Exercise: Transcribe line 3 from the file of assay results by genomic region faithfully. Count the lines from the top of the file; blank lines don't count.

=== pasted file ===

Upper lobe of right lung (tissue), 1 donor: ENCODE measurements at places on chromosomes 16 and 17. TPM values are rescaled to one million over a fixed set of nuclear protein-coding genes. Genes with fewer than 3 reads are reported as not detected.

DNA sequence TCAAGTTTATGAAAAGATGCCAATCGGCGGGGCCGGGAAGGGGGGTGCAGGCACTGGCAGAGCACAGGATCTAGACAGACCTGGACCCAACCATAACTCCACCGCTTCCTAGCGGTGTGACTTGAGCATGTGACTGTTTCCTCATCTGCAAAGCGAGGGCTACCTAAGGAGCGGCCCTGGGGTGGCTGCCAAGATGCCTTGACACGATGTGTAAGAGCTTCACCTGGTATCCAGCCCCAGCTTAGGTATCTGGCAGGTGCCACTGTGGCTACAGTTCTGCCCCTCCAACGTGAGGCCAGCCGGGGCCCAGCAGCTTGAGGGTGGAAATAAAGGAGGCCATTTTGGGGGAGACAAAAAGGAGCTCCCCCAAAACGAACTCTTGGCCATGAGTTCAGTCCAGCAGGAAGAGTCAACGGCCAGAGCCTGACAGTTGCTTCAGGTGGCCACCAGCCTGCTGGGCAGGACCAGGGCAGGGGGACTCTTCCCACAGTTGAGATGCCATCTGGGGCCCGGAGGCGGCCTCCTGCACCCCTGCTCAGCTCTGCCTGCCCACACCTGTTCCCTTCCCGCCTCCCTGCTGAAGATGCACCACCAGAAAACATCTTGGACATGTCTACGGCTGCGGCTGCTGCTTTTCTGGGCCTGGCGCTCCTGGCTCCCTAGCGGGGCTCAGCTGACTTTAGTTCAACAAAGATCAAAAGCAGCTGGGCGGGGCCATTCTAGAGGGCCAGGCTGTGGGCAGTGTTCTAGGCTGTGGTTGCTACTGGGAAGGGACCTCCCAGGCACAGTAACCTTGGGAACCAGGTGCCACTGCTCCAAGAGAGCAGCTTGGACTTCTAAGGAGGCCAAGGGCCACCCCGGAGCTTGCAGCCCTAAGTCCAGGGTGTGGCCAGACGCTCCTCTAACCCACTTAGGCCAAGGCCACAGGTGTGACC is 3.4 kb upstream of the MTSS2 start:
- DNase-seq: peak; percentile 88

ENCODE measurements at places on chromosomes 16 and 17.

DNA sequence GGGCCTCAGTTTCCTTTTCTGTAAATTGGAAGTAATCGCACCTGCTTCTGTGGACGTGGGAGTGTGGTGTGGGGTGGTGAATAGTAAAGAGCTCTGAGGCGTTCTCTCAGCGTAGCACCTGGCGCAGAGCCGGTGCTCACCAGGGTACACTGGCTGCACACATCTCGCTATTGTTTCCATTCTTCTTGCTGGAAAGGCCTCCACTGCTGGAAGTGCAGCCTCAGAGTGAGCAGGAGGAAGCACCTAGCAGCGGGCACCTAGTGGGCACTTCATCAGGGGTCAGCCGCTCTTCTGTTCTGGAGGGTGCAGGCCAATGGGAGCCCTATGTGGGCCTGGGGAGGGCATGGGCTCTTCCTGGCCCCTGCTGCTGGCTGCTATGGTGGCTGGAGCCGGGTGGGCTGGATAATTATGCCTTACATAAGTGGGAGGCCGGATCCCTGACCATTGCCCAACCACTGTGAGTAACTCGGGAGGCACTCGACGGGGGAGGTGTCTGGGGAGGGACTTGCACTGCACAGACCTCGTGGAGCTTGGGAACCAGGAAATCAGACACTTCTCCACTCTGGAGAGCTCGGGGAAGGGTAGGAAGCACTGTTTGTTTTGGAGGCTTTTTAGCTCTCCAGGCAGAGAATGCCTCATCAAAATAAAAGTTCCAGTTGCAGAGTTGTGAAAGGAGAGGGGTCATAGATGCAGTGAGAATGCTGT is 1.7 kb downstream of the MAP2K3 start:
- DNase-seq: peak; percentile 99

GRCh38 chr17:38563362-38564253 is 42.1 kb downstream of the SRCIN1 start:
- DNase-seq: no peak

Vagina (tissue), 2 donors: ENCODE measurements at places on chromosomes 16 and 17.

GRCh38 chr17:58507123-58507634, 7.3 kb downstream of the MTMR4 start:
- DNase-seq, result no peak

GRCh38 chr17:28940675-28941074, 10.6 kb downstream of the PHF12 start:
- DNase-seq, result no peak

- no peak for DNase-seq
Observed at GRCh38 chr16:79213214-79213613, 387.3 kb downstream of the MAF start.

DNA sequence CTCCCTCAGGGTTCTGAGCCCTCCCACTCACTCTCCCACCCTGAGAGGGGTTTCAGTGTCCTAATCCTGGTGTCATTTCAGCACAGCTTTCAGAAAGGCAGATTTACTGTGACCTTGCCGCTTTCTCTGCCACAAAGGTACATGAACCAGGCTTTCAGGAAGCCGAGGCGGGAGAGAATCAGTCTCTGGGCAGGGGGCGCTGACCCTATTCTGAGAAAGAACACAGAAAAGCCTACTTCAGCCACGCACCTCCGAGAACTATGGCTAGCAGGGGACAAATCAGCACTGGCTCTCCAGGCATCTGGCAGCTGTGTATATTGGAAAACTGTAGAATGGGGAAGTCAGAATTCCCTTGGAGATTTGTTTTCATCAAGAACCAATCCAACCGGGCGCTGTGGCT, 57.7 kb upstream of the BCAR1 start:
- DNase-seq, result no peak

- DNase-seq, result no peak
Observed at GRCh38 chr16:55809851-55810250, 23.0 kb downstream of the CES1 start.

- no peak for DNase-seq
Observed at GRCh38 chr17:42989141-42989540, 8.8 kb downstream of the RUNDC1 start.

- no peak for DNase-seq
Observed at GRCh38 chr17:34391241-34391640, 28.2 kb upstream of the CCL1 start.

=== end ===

- DNase-seq: peak; percentile 88